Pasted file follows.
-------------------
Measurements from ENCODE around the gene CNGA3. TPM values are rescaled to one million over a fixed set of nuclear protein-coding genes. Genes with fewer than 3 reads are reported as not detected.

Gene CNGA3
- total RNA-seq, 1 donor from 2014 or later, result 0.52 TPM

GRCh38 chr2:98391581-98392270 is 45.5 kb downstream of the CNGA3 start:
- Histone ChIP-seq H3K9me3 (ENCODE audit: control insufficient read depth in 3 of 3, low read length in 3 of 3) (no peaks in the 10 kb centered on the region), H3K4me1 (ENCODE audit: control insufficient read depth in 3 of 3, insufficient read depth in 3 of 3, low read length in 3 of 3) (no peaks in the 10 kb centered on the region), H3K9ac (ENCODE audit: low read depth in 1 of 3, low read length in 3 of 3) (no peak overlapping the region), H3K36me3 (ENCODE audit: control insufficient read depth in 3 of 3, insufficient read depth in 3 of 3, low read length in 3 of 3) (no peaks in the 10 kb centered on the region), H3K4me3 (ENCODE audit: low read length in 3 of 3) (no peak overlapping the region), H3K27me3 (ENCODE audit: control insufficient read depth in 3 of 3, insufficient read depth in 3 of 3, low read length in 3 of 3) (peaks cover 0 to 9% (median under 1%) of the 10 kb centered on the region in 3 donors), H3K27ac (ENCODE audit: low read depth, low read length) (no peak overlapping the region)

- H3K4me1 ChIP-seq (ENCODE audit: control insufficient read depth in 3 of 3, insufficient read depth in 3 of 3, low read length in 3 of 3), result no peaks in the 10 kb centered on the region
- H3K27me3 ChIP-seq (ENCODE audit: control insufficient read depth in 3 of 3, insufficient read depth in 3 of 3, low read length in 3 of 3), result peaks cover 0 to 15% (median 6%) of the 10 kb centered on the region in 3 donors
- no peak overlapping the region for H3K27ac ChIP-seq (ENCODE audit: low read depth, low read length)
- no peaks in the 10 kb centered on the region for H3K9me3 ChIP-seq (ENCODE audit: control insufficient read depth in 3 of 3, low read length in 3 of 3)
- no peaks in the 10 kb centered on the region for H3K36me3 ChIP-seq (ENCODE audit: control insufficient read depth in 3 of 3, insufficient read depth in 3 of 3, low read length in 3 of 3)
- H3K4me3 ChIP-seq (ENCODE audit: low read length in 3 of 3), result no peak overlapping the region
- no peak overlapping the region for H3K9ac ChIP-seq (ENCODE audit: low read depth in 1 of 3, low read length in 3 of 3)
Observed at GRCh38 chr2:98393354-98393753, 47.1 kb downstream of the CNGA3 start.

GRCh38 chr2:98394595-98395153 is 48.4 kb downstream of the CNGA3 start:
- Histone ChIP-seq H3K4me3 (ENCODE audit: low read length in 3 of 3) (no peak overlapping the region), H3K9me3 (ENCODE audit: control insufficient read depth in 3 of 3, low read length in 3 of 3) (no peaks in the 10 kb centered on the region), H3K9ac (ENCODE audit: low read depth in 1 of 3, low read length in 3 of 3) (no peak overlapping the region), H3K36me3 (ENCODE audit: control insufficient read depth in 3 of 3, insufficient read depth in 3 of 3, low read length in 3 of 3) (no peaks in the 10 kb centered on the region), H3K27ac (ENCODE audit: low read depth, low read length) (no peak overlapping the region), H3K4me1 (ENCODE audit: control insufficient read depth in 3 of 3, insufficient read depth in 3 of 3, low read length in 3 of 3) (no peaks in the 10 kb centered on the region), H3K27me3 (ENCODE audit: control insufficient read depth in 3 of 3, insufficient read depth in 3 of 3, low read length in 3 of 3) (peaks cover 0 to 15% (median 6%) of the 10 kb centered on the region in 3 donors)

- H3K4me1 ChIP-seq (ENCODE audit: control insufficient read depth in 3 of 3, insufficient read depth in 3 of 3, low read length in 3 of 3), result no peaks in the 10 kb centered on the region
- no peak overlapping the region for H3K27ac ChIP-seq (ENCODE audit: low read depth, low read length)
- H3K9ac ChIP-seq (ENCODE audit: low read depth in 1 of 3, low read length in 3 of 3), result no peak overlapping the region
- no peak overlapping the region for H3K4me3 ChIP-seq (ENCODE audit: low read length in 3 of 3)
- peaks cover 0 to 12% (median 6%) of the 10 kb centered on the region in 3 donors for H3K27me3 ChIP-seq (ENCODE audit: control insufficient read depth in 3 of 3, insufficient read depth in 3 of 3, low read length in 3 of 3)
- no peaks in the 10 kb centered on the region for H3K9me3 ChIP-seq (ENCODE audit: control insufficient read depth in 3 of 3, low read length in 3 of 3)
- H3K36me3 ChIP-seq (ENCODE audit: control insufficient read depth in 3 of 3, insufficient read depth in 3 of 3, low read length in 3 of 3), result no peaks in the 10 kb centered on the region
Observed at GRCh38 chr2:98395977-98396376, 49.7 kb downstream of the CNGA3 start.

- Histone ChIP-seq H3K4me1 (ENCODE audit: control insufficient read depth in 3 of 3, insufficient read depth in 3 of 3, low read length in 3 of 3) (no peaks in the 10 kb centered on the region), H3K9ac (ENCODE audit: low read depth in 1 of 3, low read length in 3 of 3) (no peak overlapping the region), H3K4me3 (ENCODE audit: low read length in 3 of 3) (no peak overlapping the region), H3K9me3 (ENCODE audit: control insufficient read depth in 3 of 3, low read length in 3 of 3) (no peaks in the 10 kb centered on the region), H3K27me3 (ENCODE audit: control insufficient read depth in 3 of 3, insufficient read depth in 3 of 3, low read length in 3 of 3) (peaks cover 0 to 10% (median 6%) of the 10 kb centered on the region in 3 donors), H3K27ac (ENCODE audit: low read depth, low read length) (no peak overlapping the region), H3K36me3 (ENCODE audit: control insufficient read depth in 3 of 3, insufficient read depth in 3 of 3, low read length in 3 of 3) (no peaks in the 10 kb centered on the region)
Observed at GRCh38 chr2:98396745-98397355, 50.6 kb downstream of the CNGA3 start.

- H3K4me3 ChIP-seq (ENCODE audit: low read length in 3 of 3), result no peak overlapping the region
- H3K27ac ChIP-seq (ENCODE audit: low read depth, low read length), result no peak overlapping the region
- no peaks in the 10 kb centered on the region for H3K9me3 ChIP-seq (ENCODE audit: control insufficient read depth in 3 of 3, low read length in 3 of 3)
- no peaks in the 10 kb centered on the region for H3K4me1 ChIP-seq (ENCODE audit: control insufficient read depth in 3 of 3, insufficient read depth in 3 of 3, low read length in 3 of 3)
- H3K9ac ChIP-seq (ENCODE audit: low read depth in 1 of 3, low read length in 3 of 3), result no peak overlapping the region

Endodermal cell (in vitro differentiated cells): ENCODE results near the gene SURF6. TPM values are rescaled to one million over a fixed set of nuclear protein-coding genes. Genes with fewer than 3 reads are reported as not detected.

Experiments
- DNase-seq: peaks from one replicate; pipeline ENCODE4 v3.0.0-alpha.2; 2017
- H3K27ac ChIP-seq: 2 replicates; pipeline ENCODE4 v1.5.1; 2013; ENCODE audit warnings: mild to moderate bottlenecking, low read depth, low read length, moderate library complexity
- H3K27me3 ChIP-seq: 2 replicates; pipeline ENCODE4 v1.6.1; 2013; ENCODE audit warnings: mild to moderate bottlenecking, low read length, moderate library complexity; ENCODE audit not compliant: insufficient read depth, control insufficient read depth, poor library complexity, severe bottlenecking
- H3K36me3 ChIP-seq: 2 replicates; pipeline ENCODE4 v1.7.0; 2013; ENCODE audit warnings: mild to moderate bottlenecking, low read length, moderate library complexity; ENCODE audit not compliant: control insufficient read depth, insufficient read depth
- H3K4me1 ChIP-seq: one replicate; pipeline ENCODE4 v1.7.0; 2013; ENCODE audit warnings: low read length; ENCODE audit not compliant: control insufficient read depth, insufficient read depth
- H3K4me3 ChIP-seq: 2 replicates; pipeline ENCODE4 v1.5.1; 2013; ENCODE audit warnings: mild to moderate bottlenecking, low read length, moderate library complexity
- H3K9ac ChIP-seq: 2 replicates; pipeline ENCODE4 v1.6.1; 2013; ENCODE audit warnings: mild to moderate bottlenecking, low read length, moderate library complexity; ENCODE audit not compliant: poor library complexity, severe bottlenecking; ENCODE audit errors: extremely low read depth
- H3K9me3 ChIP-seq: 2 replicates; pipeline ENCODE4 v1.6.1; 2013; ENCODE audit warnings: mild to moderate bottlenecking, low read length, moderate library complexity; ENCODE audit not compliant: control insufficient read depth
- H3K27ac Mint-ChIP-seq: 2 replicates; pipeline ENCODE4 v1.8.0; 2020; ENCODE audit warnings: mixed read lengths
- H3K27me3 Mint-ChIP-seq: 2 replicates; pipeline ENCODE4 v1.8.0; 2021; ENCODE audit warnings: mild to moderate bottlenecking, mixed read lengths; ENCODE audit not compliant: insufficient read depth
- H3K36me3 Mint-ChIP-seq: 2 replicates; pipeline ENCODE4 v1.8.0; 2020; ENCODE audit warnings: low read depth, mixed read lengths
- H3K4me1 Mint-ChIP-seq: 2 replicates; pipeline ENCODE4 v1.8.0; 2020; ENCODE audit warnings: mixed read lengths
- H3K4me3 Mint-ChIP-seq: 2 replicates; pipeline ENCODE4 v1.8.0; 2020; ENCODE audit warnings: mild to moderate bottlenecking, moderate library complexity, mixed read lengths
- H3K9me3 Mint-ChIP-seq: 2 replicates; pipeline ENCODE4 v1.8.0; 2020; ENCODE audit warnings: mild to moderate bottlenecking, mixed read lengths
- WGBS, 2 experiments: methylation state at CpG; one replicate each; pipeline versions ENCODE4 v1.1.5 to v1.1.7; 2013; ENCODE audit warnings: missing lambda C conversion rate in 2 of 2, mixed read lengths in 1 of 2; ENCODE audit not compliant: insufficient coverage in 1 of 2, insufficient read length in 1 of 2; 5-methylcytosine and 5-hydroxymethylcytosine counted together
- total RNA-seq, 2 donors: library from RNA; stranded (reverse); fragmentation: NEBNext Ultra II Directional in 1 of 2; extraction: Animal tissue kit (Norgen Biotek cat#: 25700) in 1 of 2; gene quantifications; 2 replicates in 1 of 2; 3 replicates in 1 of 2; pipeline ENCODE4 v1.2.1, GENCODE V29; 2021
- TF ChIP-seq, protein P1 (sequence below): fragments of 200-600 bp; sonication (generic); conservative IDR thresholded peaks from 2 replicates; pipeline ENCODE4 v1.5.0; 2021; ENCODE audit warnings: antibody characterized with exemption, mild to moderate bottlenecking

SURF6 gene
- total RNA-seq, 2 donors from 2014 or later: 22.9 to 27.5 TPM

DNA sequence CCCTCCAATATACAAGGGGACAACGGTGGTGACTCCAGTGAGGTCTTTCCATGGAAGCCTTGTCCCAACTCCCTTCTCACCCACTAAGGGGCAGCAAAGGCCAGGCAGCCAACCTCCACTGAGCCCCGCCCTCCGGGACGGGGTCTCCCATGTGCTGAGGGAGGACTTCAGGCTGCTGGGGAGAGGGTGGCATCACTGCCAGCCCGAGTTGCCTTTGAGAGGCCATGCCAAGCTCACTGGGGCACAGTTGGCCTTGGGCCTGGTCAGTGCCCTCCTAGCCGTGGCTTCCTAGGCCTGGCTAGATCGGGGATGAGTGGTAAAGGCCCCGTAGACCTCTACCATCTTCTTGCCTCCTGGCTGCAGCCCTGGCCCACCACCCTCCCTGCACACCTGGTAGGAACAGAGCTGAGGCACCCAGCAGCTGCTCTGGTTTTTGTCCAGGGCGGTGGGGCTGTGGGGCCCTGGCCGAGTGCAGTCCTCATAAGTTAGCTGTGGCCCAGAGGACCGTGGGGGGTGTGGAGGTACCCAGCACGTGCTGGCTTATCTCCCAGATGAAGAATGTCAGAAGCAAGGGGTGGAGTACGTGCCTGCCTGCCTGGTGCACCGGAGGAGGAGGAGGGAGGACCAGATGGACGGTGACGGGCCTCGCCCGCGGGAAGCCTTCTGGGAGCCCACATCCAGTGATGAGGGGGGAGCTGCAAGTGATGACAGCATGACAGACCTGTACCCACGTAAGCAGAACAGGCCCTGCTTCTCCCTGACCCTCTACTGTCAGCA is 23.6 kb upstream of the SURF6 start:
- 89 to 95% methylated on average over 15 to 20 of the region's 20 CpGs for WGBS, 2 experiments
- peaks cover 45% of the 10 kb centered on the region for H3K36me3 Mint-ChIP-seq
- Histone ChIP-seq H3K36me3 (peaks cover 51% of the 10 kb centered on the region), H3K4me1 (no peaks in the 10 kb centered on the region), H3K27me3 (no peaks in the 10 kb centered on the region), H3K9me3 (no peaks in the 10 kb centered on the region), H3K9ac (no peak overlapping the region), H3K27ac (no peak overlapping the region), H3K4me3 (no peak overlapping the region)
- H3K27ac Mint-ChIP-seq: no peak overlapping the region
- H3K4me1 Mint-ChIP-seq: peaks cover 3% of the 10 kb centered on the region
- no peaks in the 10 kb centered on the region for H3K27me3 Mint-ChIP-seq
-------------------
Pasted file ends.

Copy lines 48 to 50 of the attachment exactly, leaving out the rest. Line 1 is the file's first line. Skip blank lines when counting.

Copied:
- total RNA-seq, 2 donors: library from RNA; stranded (reverse); fragmentation: NEBNext Ultra II Directional in 1 of 2; extraction: Animal tissue kit (Norgen Biotek cat#: 25700) in 1 of 2; gene quantifications; 2 replicates in 1 of 2; 3 replicates in 1 of 2; pipeline ENCODE4 v1.2.1, GENCODE V29; 2021
- TF ChIP-seq, protein P1 (sequence below): fragments of 200-600 bp; sonication (generic); conservative IDR thresholded peaks from 2 replicates; pipeline ENCODE4 v1.5.0; 2021; ENCODE audit warnings: antibody characterized with exemption, mild to moderate bottlenecking

SURF6 gene